Janhvi ghosts us with a tale that is all show and no punch in ‘Roohi’
A fictional town, Bhagadpur, where ‘pakdai shaadis’ are the norm and nobody blinks when girls get kidnapped and forcefully married off to ‘eligible’ grooms. A haunting folklore about a desperate-to-get-hitched witch with ’mudiya pairi’ (inverted feet) stalking wedding houses to possess brides if their grooms so much as fall asleep. A seemingly hapless young girl, Roohi (Janhvi Kapoor) with a split personality that turns her from a meek and docile person to one who shrieks and rants with no apparent purpose. And in the midst of all this you have two affable small-town crime reporters, Bhawra Pandey (Rajkummar Rao) and Kattanni Qureshi (Varun Sharma), the self-anointed ‘Jai-Veeru’ of their neighbourhood, who work part time for a broker who facilities these forced marriages as well as cover salacious news for the local paper.
When the childhood besties fall for Roohi and her twin personality, the demonic Afza, the ensuing love triangle leads to hilarious consequences including one desperate paramour exchanging vows with a street dog to fend off the superstitious beliefs regarding ‘mudiya pairi’ which literally means girls with their feet twisted – the calling card of any reputable witch who wants to be taken seriously.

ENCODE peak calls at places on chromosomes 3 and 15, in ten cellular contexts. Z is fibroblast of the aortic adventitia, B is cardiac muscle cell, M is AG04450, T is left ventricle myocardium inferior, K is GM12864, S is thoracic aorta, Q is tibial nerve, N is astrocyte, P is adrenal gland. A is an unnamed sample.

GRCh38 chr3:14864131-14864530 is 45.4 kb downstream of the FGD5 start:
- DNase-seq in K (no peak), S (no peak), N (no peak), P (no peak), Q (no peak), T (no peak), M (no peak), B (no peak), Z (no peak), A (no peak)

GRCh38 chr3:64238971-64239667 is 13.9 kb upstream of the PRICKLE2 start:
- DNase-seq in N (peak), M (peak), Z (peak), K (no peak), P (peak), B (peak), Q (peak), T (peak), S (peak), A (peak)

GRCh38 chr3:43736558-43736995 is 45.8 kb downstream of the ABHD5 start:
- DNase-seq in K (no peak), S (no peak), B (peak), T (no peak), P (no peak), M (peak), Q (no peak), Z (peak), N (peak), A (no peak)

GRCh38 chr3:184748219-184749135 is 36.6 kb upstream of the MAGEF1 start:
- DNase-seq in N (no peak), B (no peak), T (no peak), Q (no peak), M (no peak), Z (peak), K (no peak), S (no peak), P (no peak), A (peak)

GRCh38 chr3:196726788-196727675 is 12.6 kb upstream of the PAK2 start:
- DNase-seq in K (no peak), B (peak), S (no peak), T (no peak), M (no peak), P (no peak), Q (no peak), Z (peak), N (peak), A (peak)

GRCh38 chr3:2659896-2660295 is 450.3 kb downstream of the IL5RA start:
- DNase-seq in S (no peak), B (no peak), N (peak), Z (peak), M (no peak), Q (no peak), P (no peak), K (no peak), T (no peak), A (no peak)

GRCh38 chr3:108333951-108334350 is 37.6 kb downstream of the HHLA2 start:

Hardik Mehta’s horror-comedy Roohi, starring Janhvi Kapoor, Rajkummar Rao and Varun Sharma is so brimming with potential you literally wait with bated breath from the opening scene. After all the movie is helmed by the same production house that gave us the affable Stree in 2018, one that set the benchmark for the genre.
The townsfolk are so rooted in character, the filmi young men are stylishly accessorised with blonde and red hair streaks and a propensity to reference Bollywood and Hollywood movies and characters, that Roohi is without doubt a delight to watch. Even the horror is so artfully entwined into the whole story (if you can call it that) that you willingly wait with bated breath for the big reveal. But shockingly for a movie where the lead actor can shriek like a banshee at the drop of a hat and turn suitably gruesome and instill terror in all (expect for the lovelorn Kattanni), Roohi falls short of explaining itself.
The central character of Roohi deserved a back-story that never comes up and if we delve behind the seemingly purposeless histrionics and somehow come away scratching our heads with a plausible central theme of ‘self-love’ and ‘women empowerment’, sorry, it just doesn’t add up. Is mental ailment/split-personality/schizophrenia meant to evoke laughter or worse be passed off as womanly strength, I’m not sure.
Roohi in the end is a horror-comedy where the humans definitely get a better deal – ghosts, spirits or a troubled girl who transforms into a fearsome creature with a flexible neck and backward facing feet surely gets a raw deal. As do the audience. The only saving grace if you could call it that is the comic camaraderie between Rao and Sharma; if only it had something resembling a story to tie it all together.